Sunday, 31 July 2011

Games as Heterotopias

Reading Michel Foucault's "Of Other Spaces" (Diacritics, Spring 1986) a lecture originally given in March 1967 and startlingly prescient of digital technologies and their potential for virtual spaces.

Foucault argues the concept of the heterotopia, a sort of anti utopia, a space simultaneously mythic and real defined by five principles.  So, heterotopias are capable of juxtaposing in a single space several real spaces that are in themselves incompatible (a theatrical stage, for example), are linked to slices in time - heterochronies, where traditional concepts of time break down, and a spaces detached from the mundane world, in some senses private and requiring of formal entry and exit.

These ideas (and I know I am far from original in thinking this) seem to perfectly frame the concept of a free-form game of landscape and memory, in which a virtual representation of the real world (detached, theatrical and demanding formal entry and exit) unites incongruent spaces and times in a single virtual space. Imagine exploring a virtual landscape in which fragments of time and past space litter the present world and you have the general idea. Such fractured worlds are in fact common ground in many games, recall Gordon Freeman's jolting journey through other spaces in the latter part of the original Half-life, and are the meat and drink of works such as Dear Esther and Korsakovia. In fact in many ways all games that strive to represent the real world digitally are hetrotopias of a sort (Assassin's Creed's time and place jumping narrative is another example).  

I like this concept of the breakdown of formal space and time into something more mysterious and demanding greater engagement to comprehend, as a structure it has much to ponder on in designing mythic-real game spaces for exploring heritage.

Wednesday, 27 July 2011

Lasers, Landscape and Muddy Boots

I'm in the process of writing a presentation on the potential applications for immersive visualisation of airborne lidar for the upcoming symposium on Technological Advances in Landscape and Heritage Management Recording to be held at University College Dublin on 12th August.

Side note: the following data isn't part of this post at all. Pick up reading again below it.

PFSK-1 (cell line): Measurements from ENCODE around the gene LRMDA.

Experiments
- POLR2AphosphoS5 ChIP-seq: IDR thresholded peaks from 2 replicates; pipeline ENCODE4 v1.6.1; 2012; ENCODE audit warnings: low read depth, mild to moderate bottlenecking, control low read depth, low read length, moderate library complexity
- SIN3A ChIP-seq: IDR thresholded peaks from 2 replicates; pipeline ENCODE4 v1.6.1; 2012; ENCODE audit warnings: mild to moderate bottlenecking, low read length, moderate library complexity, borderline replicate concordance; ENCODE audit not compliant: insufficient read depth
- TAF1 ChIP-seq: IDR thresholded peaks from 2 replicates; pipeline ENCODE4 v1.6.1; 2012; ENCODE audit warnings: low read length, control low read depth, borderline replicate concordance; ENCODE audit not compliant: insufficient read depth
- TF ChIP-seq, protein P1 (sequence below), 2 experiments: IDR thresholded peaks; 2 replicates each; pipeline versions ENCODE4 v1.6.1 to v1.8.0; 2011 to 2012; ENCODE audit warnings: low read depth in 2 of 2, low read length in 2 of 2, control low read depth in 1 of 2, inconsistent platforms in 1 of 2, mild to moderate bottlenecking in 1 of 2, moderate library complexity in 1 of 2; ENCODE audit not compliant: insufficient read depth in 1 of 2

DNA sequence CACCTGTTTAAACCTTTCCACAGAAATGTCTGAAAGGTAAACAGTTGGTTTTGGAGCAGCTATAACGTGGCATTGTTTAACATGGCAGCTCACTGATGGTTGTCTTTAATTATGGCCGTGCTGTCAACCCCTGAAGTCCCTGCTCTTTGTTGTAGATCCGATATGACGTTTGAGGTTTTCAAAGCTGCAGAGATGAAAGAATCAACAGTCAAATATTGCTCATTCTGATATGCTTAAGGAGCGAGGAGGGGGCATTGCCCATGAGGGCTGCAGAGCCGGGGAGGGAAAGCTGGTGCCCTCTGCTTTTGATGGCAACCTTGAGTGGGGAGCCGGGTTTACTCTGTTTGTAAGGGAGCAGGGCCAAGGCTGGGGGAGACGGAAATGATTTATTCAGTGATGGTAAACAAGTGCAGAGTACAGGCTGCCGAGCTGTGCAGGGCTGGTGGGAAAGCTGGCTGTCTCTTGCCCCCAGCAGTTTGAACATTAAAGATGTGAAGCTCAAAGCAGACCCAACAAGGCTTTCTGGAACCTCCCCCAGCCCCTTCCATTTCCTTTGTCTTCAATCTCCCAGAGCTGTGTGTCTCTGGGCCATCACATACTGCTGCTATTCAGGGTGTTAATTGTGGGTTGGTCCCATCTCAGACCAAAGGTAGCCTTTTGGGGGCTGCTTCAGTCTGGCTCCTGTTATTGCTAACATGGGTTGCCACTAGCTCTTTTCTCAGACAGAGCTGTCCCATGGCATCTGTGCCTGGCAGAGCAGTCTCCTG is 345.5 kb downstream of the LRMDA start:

Among a plethora of papers on technical aspects of airborne and terrestrial laser scanning I'm trying to get across a point about the deficiencies of conventional visualization of high density landscape data.  Methods of survey have developed dramatically in the recent past with the advent of new digital survey techniques, global positioning airborne and terrestrial laser scanning and the volume of data collected to record monuments and landscapes may now be vast  Growth in data quality and volume has been accompanied by a reluctant theoretical debate, largely about method and meaning in the practice of survey.  The visualisation of survey results has tended to remain rooted in traditional approaches, albeit facilitated by new digital media.  The ability of modern digital survey to engage with others areas of archaeological debate, for example discussions of sense of place, meaning and interpretation in landscape, as embodied by for example the phenomenological approach to landscape has largely been ignored as it is poorly addressed using conventional static visualisation techniques. 

So game software offers the potential to engage with data not just through a cognitive analytical process, but experientially, by inhabiting a virtual rendition of the surveyed landscape.  And once rendered this hyperreal landscape can be populated with all manner of data, from surveyed facets of monument and landscaape morphology, to the vestiges of historical documentation and the impressions of viewers. What comes to mind is the concept of thirdspace, coined by urban geographer Edward Soja - 

“everything comes together… subjectivity and objectivity, the abstract and the concrete, the real and the imagined, the knowable and the unimaginable, the repetitive and the differential, structure and agency, mind and body, consciousness and the unconscious, the disciplined and the transdisciplinary, everyday life and unending history.”

But that might be going a little too far for the present...